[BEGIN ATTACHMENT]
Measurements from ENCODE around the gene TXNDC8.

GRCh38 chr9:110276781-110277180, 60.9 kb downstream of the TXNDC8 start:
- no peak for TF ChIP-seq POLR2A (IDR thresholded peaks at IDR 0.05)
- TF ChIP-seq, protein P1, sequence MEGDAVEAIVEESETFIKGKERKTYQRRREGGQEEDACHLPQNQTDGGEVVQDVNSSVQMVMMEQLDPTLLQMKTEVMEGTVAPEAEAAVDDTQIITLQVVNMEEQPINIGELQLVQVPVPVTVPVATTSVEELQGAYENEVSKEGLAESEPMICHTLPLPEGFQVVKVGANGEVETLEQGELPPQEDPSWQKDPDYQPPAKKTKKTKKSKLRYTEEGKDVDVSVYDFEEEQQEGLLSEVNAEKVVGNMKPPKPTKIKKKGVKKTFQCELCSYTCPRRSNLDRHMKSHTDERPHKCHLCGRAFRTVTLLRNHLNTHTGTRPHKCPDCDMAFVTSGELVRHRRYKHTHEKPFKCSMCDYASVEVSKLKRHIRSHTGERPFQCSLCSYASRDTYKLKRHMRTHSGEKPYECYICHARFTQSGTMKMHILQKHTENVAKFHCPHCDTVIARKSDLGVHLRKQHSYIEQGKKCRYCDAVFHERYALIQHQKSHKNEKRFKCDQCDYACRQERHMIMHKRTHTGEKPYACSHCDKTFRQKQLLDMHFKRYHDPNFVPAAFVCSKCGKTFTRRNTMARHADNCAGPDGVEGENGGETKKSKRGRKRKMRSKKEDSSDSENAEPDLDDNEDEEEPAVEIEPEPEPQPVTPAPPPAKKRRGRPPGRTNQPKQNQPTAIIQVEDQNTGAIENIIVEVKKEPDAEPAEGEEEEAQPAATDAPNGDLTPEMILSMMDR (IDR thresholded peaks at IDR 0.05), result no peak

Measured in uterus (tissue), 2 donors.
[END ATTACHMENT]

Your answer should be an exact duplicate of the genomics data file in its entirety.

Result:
Measurements from ENCODE around the gene TXNDC8.

GRCh38 chr9:110276781-110277180, 60.9 kb downstream of the TXNDC8 start:
- no peak for TF ChIP-seq POLR2A (IDR thresholded peaks at IDR 0.05)
- TF ChIP-seq, protein P1, sequence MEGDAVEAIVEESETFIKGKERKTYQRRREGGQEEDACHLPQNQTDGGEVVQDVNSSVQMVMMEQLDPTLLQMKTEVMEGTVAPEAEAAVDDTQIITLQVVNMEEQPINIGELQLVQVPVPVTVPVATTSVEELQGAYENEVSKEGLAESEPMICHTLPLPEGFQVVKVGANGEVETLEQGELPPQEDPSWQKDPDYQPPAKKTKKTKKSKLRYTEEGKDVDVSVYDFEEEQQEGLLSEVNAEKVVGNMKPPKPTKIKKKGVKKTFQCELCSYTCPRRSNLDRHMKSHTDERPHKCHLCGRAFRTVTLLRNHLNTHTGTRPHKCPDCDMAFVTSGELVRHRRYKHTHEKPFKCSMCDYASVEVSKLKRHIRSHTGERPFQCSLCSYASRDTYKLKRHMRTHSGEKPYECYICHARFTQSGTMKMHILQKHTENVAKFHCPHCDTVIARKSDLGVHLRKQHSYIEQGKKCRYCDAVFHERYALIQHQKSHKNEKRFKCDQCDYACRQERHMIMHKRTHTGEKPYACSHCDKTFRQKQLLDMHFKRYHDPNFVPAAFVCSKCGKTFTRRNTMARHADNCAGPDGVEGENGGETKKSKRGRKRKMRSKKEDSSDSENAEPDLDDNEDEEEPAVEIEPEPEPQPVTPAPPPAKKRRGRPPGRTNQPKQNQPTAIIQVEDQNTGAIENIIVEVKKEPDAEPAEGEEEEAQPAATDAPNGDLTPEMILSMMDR (IDR thresholded peaks at IDR 0.05), result no peak

Measured in uterus (tissue), 2 donors.